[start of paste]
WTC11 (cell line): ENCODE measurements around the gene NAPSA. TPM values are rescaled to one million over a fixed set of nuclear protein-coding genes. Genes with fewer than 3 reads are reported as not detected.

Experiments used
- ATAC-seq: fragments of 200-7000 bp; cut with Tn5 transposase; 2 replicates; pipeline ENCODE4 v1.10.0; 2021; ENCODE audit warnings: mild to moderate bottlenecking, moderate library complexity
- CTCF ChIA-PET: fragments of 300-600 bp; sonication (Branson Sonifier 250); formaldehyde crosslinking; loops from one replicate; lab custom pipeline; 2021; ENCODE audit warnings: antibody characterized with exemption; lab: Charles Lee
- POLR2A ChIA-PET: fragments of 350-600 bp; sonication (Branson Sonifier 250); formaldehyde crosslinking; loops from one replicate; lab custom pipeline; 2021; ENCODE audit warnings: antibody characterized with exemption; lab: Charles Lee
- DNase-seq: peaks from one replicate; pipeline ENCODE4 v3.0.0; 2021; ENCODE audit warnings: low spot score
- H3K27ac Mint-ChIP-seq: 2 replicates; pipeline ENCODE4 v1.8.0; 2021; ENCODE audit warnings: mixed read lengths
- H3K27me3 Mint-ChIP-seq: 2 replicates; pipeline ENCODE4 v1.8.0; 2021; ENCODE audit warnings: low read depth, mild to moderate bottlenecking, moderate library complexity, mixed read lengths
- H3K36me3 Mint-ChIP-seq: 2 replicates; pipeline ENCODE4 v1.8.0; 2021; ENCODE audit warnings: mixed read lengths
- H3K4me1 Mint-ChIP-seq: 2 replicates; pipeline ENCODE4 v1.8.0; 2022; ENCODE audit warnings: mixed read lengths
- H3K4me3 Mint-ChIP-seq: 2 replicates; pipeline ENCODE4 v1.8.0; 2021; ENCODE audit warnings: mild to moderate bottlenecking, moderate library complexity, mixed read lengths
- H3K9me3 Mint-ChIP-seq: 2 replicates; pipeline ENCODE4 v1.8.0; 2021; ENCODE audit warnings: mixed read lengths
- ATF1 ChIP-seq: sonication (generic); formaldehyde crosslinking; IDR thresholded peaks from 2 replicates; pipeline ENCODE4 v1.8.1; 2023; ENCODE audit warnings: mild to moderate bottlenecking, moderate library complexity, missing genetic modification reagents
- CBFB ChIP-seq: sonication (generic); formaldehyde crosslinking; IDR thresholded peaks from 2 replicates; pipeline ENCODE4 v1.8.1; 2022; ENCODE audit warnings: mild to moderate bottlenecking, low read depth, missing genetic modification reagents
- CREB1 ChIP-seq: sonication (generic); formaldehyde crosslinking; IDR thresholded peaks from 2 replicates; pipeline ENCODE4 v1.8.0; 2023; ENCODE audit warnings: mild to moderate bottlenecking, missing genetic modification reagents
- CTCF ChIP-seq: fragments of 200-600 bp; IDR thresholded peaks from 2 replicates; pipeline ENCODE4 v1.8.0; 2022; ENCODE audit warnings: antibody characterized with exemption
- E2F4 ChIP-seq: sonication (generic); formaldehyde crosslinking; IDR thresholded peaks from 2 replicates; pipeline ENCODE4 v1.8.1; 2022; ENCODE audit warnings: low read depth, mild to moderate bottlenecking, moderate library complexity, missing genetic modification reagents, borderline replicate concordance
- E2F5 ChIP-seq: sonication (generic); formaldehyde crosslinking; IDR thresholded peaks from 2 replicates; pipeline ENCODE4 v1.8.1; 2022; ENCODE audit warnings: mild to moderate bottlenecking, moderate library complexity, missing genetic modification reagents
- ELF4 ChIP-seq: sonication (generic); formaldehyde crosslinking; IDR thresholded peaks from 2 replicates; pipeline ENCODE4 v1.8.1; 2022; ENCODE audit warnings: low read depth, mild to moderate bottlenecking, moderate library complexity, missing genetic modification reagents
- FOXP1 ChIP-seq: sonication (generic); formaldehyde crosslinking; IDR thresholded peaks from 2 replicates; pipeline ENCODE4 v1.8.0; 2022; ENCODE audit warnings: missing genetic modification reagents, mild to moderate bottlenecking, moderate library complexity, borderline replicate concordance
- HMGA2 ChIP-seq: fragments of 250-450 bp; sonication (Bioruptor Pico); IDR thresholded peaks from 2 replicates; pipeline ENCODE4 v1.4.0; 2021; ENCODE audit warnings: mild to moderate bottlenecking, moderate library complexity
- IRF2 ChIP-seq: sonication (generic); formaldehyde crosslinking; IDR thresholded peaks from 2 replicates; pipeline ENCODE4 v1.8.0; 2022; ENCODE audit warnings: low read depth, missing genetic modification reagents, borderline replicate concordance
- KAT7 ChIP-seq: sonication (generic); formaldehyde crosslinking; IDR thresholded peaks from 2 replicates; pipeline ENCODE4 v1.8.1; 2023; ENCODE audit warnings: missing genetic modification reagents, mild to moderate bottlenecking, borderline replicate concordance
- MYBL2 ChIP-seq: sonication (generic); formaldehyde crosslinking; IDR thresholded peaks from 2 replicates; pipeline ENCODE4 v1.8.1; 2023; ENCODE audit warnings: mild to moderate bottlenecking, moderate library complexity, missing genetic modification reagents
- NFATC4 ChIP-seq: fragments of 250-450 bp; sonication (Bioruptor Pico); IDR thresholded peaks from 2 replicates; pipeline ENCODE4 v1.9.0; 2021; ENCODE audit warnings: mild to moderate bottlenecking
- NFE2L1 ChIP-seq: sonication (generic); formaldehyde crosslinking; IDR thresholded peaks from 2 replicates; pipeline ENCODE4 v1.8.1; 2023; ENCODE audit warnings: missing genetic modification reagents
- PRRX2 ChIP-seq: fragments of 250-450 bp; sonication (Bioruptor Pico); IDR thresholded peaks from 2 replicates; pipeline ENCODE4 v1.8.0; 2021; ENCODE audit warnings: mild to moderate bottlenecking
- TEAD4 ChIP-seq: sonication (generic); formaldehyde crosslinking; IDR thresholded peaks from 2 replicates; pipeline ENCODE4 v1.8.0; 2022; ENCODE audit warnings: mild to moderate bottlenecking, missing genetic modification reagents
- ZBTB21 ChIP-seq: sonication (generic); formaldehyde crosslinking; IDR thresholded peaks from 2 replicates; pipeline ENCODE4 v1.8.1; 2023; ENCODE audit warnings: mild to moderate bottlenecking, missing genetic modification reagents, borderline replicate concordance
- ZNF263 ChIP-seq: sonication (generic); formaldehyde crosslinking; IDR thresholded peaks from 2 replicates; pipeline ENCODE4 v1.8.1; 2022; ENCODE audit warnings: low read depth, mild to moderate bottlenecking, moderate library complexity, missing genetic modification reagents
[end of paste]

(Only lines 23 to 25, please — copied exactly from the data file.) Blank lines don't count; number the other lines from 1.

- KAT7 ChIP-seq: sonication (generic); formaldehyde crosslinking; IDR thresholded peaks from 2 replicates; pipeline ENCODE4 v1.8.1; 2023; ENCODE audit warnings: missing genetic modification reagents, mild to moderate bottlenecking, borderline replicate concordance
- MYBL2 ChIP-seq: sonication (generic); formaldehyde crosslinking; IDR thresholded peaks from 2 replicates; pipeline ENCODE4 v1.8.1; 2023; ENCODE audit warnings: mild to moderate bottlenecking, moderate library complexity, missing genetic modification reagents
- NFATC4 ChIP-seq: fragments of 250-450 bp; sonication (Bioruptor Pico); IDR thresholded peaks from 2 replicates; pipeline ENCODE4 v1.9.0; 2021; ENCODE audit warnings: mild to moderate bottlenecking